Goodbye Github, Hello Gitlab!

Breakups can be hard, especially if you're not sure if its for the right reasons or not. This is about my breakup with Github. :(

I’ve been having a secret affair for many years while putting on the front of being in harmony with Github but I’ve known for an extremely long time that it doesn’t make me happy in any way except for all the other cool projects I can search for. The problem is, and this applies to most things that I do not enjoy, it is the go to place for source control.

Much like Sourceforge back in the day (which really sucked), Github built up an awesome project to the level that no one wanted to host their code anywhere else and all the time that drives me nuts in the fact that one project became number one. I’m against this on all levels from Facebook to Microsoft to Apple iPhone and Android.

So after flirting with Gitlab a while back but not wanting to commit to anything serious I kept switching between the two projects without ever really making my mind up but recent events at work have helped make my decision and focus on building something beautiful with Gitlab.

It started off with my journey in to development at my current company and working on side projects that will help make my day job easier, things like auto configuration of hardware, because no one wants to do boring shit when they can code it instead. So while taking up the fun challenge of learning Go, I dived in to the dark and mysterious world of our internet development processes and although most of this requires another blog post in itself I did notice that we use Gitlab for our build server and this intrguied me enough to take another look at Gitlabs offerings, especially since Github was purchased by Microsoft not so long ago.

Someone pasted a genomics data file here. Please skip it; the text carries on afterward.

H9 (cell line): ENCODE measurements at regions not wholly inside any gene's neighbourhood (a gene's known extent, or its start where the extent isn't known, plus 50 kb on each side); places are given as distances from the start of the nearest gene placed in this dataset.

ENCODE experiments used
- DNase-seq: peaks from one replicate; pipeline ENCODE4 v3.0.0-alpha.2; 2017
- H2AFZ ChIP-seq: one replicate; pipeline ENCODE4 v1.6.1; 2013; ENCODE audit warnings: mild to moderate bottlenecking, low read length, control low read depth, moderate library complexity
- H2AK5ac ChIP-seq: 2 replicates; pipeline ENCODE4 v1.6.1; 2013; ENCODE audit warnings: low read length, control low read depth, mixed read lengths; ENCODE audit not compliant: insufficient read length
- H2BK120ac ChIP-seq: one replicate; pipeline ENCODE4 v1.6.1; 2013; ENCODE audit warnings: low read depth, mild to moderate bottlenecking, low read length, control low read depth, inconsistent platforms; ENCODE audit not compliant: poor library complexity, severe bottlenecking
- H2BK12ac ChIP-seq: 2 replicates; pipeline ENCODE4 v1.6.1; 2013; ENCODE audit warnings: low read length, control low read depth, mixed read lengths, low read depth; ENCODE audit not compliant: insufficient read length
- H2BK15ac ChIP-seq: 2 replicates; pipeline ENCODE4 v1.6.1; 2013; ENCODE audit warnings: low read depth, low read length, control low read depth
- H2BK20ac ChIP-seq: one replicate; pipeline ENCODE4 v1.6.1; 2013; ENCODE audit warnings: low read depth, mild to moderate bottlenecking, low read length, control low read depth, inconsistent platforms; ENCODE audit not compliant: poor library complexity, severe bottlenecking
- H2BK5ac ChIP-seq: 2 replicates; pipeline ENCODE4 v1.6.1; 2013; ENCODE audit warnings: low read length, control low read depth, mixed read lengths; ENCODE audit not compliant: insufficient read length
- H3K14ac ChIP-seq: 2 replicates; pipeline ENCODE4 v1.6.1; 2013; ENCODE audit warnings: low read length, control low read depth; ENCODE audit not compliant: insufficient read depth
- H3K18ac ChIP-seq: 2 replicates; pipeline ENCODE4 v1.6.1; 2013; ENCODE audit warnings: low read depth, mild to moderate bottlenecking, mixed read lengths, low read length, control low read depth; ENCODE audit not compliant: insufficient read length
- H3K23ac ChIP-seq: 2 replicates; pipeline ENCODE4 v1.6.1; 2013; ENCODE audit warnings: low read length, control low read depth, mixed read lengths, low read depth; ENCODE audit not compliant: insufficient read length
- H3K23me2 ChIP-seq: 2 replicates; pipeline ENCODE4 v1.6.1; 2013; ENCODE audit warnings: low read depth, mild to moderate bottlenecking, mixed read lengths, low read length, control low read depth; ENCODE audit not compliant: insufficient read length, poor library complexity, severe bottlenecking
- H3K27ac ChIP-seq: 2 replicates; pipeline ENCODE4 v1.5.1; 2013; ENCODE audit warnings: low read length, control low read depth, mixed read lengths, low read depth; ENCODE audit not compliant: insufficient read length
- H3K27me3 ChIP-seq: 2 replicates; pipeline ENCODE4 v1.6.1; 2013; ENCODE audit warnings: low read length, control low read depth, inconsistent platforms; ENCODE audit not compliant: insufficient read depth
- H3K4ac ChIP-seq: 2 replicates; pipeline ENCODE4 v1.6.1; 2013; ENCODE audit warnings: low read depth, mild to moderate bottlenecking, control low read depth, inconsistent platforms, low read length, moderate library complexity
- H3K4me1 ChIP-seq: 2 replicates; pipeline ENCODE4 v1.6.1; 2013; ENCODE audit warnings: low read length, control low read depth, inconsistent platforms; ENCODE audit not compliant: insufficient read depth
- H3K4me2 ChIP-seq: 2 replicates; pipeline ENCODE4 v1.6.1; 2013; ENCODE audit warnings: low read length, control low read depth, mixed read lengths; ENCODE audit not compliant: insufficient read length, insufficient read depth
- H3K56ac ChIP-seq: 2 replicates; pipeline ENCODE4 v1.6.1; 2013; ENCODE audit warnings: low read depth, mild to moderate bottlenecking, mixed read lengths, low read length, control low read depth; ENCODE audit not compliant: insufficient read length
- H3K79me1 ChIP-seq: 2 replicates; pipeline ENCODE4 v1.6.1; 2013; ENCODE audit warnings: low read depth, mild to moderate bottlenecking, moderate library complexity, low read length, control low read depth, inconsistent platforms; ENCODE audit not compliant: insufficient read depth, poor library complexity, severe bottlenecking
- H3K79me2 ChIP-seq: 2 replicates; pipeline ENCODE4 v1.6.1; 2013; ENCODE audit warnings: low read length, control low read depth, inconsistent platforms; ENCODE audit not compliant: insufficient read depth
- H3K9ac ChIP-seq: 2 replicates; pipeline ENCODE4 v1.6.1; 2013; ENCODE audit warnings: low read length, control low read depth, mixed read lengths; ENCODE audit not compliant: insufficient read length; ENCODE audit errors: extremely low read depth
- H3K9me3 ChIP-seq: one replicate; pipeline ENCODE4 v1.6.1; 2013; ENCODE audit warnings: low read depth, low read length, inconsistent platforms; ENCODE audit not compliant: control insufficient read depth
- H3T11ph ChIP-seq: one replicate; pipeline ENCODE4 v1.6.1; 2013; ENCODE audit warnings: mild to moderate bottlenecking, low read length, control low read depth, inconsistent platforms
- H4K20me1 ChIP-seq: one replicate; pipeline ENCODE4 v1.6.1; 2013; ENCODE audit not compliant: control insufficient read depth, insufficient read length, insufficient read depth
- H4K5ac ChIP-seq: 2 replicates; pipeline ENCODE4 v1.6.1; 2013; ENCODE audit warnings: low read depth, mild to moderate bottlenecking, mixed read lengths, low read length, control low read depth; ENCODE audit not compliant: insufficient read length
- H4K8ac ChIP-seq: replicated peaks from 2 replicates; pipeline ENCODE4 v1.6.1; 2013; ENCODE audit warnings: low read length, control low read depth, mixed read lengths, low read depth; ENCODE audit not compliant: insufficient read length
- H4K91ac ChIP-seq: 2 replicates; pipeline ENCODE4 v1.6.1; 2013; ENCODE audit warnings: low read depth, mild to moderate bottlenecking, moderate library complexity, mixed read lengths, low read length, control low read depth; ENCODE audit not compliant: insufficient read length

With the work dev team using Gitlab already I thought I might as well give it another shot with my long lost fling, so I moved all my repos over and I haven’t looked back since and I’ve started to explore the CI/CD process and so far I’m loving it, from importing all my github repos without effort to the private projects to the testing and deployment processes. Things just seem to work and they are not owned by a huge corporation who have their fingers in a lot of different pies which makes me super happy and want to encourage the adoption of a different platform who appear to be leading the field in features and stability to actually provide a better environment for all things code.

As I work through this very unemotional break up I’ll take notes about the ups and downs of starting a new relationship while co-existing with my old flame (due to public repos and such that are only hosted with Github) and any tips and tricks for a happy, long term conenction I find with Gitlab.

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